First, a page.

Immediate policy reform is needed to stop the fossil industry from using anti-competition laws to thwart corporate climate action, says an Oxford University public policy expert who recently had to lawyer-proof his advisory group’s guidance on the climate risks of coal.
“It’s not every day that professors are told they risk breaking the law for articulating basic scientific facts,” writes Thomas Hale, professor of global public policy at Oxford’s Blavatnik School of Government and co-chair of the Race to Zero Campaign’s expert peer review group, in a post for Climate Home News.
- Concise headlines. Original content. Timely news and views from a select group of opinion leaders. Special extras.
- Everything you need, nothing you don’t.
- The Weekender: The climate news you need.
“But that’s the reality of giving expert advice in the deepening climate crisis,” Hale adds, with capitalism becoming a “battlefield” where fossil interest groups, especially coal, fight tooth and nail for their survival against corporate net-zero targets.
Race to Zero, a United Nations-backed initiative that commits companies, banks, asset managers, cities, and others to rigorous, science-based net-zero-by-2050 targets, recently experienced one weapon fossils have started using as pushback to climate action. Anti-competition laws, known as antitrust law in the United States, is a body of jurisprudence that prevents anti-competition activities like price fixing and cartels.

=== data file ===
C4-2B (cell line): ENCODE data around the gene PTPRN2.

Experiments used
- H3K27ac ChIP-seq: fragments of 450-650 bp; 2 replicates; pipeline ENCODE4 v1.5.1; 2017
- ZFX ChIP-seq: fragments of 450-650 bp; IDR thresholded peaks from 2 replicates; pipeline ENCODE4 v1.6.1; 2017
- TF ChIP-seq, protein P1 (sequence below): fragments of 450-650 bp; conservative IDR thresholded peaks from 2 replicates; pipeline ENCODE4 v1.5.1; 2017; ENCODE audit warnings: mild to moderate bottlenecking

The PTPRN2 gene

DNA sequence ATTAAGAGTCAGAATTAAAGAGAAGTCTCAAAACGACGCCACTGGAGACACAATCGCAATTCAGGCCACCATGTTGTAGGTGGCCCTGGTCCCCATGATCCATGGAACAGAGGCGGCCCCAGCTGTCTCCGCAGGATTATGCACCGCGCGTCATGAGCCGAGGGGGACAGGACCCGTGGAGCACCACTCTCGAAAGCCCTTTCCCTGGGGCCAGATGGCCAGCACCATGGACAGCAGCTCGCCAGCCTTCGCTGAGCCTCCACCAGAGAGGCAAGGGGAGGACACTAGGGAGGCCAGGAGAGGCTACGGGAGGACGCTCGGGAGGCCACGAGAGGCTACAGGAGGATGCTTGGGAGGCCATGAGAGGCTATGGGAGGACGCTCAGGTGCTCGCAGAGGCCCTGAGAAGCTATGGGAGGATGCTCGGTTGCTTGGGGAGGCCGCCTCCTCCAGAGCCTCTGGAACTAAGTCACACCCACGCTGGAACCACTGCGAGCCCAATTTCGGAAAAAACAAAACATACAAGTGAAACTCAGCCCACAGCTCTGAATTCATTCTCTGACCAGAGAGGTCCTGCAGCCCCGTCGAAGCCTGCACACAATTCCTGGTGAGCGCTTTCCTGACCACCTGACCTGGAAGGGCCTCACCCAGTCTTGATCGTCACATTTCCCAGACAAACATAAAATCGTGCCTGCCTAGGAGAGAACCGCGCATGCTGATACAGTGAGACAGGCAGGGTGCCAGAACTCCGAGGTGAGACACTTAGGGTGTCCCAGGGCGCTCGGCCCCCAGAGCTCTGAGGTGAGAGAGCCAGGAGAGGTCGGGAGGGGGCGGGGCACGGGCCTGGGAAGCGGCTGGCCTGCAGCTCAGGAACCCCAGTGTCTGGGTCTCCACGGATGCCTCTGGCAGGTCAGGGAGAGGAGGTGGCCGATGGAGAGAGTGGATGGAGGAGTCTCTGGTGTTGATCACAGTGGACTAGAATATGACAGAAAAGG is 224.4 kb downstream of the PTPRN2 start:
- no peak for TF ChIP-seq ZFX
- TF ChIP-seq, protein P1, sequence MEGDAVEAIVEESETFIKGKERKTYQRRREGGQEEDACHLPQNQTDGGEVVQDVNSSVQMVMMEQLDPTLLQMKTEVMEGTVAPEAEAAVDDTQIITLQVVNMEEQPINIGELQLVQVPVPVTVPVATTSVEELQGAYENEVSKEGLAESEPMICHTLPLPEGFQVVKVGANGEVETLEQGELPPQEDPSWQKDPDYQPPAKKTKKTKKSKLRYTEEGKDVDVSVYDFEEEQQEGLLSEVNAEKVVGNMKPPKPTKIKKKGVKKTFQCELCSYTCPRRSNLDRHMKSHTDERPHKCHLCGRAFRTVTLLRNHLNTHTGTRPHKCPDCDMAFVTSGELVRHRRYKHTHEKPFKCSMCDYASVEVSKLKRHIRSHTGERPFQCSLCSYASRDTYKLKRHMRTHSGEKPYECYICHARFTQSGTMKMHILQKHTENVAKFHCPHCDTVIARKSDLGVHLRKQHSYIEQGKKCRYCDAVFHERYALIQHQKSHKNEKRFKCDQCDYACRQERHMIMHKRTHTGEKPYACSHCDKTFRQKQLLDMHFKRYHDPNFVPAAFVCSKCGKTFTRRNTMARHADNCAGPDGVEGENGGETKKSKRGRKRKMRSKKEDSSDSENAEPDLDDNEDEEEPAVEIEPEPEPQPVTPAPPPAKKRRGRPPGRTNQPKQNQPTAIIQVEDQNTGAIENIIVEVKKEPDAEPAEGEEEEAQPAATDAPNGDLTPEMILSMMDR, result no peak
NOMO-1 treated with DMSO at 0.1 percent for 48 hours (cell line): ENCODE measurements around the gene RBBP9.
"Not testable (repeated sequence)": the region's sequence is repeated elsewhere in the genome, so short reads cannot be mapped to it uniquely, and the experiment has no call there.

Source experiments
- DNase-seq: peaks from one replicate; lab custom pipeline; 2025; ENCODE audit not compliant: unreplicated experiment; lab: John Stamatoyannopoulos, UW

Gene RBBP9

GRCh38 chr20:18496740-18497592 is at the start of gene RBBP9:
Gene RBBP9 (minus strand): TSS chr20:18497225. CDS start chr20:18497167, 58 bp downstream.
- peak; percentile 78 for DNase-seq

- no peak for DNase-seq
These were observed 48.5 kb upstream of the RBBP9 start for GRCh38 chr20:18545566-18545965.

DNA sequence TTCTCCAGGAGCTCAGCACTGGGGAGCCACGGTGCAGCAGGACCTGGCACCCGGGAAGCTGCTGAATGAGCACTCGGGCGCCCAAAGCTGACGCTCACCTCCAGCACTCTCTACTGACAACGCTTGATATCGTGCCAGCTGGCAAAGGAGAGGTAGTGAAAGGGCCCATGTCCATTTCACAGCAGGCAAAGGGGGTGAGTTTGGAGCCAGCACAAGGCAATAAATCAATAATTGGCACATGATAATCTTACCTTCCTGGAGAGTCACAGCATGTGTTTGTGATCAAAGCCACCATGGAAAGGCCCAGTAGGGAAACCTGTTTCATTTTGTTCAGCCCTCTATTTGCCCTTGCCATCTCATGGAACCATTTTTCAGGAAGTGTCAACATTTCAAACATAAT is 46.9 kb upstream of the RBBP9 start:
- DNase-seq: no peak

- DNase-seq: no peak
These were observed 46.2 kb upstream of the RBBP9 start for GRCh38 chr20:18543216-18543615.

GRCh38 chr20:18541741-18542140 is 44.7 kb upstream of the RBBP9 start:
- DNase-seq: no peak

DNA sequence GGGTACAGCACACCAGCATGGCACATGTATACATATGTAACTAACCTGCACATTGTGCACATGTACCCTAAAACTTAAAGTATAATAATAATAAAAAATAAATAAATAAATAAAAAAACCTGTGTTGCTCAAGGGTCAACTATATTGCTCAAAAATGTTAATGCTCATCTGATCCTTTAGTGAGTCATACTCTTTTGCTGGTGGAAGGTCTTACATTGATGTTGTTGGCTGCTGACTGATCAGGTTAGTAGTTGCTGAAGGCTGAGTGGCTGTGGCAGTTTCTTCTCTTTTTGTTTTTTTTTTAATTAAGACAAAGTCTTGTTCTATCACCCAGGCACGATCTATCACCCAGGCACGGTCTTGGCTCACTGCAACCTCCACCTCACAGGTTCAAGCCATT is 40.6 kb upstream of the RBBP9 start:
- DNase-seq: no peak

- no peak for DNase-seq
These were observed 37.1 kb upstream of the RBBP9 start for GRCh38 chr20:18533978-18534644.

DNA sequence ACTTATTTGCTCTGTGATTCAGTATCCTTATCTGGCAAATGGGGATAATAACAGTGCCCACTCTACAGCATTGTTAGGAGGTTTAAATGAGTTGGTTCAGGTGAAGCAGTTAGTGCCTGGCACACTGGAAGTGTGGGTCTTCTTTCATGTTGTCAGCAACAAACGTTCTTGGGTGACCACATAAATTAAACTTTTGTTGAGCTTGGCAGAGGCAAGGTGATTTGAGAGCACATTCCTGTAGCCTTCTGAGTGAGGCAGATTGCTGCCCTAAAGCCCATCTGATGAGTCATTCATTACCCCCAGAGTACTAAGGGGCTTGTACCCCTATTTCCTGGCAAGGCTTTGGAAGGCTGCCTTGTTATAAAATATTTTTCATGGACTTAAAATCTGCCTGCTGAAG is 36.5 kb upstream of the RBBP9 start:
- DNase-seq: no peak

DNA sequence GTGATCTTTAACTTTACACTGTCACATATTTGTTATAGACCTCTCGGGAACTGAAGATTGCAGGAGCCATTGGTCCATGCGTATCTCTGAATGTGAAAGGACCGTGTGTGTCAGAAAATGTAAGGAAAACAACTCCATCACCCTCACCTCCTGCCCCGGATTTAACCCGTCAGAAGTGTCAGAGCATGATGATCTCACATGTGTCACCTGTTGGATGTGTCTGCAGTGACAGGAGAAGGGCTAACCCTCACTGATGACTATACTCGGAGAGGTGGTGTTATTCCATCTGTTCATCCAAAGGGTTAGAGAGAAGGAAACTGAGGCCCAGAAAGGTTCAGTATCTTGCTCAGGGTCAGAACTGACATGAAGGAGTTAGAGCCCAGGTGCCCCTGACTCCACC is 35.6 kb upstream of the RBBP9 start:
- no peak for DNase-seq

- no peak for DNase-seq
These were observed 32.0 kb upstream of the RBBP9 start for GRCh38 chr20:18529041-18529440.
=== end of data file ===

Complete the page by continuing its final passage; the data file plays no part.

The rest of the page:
Race to Zero advisors received independent legal advice that some wording in a technical set of “rules of thumb” they published could potentially be construed as violating anti-competition laws, writes Hale.
“The offence? Simply being explicit that expanding coal production is not a part of any credible scientific scenarios to achieving the goals of the Paris Agreement.”
While it altered its phrasing to avoid the remotest possibility of legal action, the Race to Zero Campaign is determined that all “members of the net-zero financial sector alliances must identify and end any financing and investing in support of new coal activities.”
But not everyone is so resolute—and lawyers wielding threats of anti-competition litigation are part of the mix.
The penalty for failing to cut out coal is expulsion from Race to Zero. But one of the campaign’s key partners, the Net-Zero Insurance Alliance (NZIA), is currently refusing to demand that its members—including industry giants AXA and Munich Re—stop underwriting coal. NZIA chair Renaud Guidée told the Financial Times in July that “the group had been informed by lawyers that this sort of co-ordinated industry action could be deemed illegal by competition authorities.”
And these aren’t just any old lawyers. The Times says that guidance is “based on unpublished legal advice from law firms including Norton Rose Fullbright, which, alongside its work for many other business sectors, also has a large oil and gas legal practice.”
Race to Zero lead Nigel Topping said Guidée’s account of anti-competition law “sounds very surprising to me given the extent of industrial collaboration we are seeing in sector after sector as part of Race to Zero.”
Alex Michie, a top official at the Glasgow Financial Alliance for Net Zero, told the Times that alliances like NZIA and GFANZ itself “are stepping into a space that public policy—governments—should be filling.” But “public policy has not filled it, and it hasn’t filled it for decades,” he added.
Hale agrees. “The fact that anti-competition law, created to safeguard the public interest, could be manipulated to work against it, shows the need for urgent reform,” he writes. “Credible voluntary action builds momentum for these changes, but regulators need to step up.”